Never mind inflation, home loan repayments go up by 27%

Salary increases have not kept up with inflation, let alone the rise in home loan repayments. Picture: Tima Miroshnichenko/Pexels

Salary increases have not kept up with inflation, let alone the rise in home loan repayments. Picture: Tima Miroshnichenko/Pexels

Published Oct 8, 2023


In just 12 months, interest rates went up by 3.5 percentage points, but this does not mean your bond repayments did too; no, that increase actually means you are now paying 27.2 percent more on your home loan.

Added to this, the average salary increase from 2022 to 2023 did not keep up with inflation during that same period.

Homeowners with a R1m bond paying R8,521 a month last year were paying R10,837 this year, an increase of R2,316, while those servicing home loan debt on a R2m property were paying an extra R4,633 a month.

Statistics from May 2022 to May 2023 reveal that salaries went up by 5.4 percent on average, but annual headline inflation climbed by 6.3 percent. On top of this, interest rates – which are not calculated as part of inflation, increased by 3.5 percent this period.

Built in to the rise in inflation were these increases:

* Food: 11.8 percent

* Fuel: 3.5 percent

* Housing and utilities: 4 percent

* Health: 5.8 percent

* Education: 5.7 percent

These figures paint a picture of why South Africans are currently in a cost of living crisis. But they do not paint an image of the real impact it is having as they are just increases applied to the average person. And as FNB senior economist John Loos says: “The average person doesn’t exist.”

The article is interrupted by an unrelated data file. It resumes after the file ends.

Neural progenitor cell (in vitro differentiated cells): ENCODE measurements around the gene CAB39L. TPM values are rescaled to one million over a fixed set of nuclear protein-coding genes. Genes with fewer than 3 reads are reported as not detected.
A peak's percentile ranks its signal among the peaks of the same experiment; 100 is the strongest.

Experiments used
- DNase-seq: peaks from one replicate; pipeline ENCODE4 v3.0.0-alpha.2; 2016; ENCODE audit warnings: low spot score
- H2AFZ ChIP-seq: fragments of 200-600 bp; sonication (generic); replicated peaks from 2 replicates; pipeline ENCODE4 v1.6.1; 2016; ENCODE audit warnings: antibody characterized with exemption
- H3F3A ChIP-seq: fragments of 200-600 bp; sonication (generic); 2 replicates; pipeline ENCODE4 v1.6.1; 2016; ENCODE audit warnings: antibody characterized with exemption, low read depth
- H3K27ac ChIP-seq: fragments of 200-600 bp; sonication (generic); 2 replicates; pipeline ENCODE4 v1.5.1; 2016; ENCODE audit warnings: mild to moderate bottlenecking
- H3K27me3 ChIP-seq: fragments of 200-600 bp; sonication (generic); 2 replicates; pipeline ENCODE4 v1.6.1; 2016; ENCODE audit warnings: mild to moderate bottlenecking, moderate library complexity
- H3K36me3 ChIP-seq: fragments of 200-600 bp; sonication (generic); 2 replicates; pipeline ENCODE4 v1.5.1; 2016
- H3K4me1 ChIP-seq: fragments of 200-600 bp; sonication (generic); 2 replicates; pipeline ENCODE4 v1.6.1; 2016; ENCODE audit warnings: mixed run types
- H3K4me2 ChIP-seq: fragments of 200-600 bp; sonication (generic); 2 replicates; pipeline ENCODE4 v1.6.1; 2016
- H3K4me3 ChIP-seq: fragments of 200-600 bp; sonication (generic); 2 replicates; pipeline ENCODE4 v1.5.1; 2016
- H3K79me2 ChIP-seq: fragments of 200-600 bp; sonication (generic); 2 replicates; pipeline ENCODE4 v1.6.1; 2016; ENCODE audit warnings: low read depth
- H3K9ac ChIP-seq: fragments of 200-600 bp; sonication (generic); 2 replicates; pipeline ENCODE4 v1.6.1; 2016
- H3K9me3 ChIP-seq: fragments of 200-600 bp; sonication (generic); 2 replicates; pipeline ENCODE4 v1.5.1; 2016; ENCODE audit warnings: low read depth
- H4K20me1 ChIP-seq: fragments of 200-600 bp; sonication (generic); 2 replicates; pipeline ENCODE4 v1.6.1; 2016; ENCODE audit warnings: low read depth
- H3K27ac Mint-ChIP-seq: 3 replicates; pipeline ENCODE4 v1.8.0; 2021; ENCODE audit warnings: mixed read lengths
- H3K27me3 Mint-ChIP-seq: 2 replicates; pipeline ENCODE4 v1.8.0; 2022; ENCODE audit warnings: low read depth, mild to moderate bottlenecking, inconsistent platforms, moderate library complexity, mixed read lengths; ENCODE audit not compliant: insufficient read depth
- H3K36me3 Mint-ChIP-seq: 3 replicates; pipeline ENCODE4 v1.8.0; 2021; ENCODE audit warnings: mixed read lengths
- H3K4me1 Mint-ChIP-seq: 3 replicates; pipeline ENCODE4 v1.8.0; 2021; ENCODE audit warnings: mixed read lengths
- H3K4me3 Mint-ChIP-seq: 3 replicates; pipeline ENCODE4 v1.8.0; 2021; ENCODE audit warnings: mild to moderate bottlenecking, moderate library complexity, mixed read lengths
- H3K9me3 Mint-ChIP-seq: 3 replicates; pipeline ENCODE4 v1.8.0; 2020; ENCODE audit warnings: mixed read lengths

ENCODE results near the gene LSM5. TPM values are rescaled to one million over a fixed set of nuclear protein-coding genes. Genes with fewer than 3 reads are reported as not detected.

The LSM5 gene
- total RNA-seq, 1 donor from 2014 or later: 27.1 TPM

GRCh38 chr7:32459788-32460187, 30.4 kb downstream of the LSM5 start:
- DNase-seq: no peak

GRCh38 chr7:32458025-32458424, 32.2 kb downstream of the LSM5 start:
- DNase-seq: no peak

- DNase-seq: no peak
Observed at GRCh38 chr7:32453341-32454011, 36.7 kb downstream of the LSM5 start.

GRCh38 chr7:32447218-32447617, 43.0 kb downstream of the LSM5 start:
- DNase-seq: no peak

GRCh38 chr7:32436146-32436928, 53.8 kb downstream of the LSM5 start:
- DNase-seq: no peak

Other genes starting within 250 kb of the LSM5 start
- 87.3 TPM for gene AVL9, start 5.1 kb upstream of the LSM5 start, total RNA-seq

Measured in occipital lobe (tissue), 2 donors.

Everyone more than likely needs to cut back on spending somewhere, but for one person that could mean downgrading a luxury holiday to a more affordable one, while, for another, it could mean taking certain foods out of their children’s mouths.

Because salaries have not kept up with inflation and interest rates, people have had to cut down on non-essentials and postponable expenditures which may be essential but can be put off until further down the line, Loos explains.

“Non-essentials could be a type of food. People need to eat but perhaps they don’t need to eat the more expensive pre-packed foods on the shelves, but rather just the basics. Maybe they need to stop buying cheese, or opt for a less expensive cheese, for example.”

During times like these, he says people typically reduce their vacations. They don’t need to go on holiday or, if they do, they take cheaper holidays. They cut down on leisure travel so may still go away for the weekend but perhaps opt for somewhere closer to save on fuel.

Life insurance is another expenditure that many people either cut back on or cancel.

Other examples of postponable essentials are home or vehicle maintenance. It may not be wise from a safety point of view but car services can be postponed.

“Certain people are already down to the essentials and don’t even have these expenses to reduce, so they have to cut back on basic food stuff. The lower one’s income, the less there is to cut back on. Higher income people can cut back on more things,” Loos says.

James Hodge, chief economist for the Competition Commission of South Africa (CCSA), recently stated that food inflation has not just been at record high levels in recent years, but has hit the poorest consumers the hardest.

Since Covid began, there has been an increase of about 34 percent in the price of foods with some like vegetables, oils, fats, breads, and dairy seeing much higher levels of inflation.

“For the poorest 10 percent of households, food makes up 40 percent of expenditure compared to 5 percent for the top 10 percent of households. Inflation has had a completely lopsided effect, affecting the poorest consumers most.”

With the rising fuel prices, Loos adds that some consumers are fortunate that their companies are flexible and allow them to work remotely to cut back on transport costs. But for someone who works in retail or hospitality, for example, they do not have that option.

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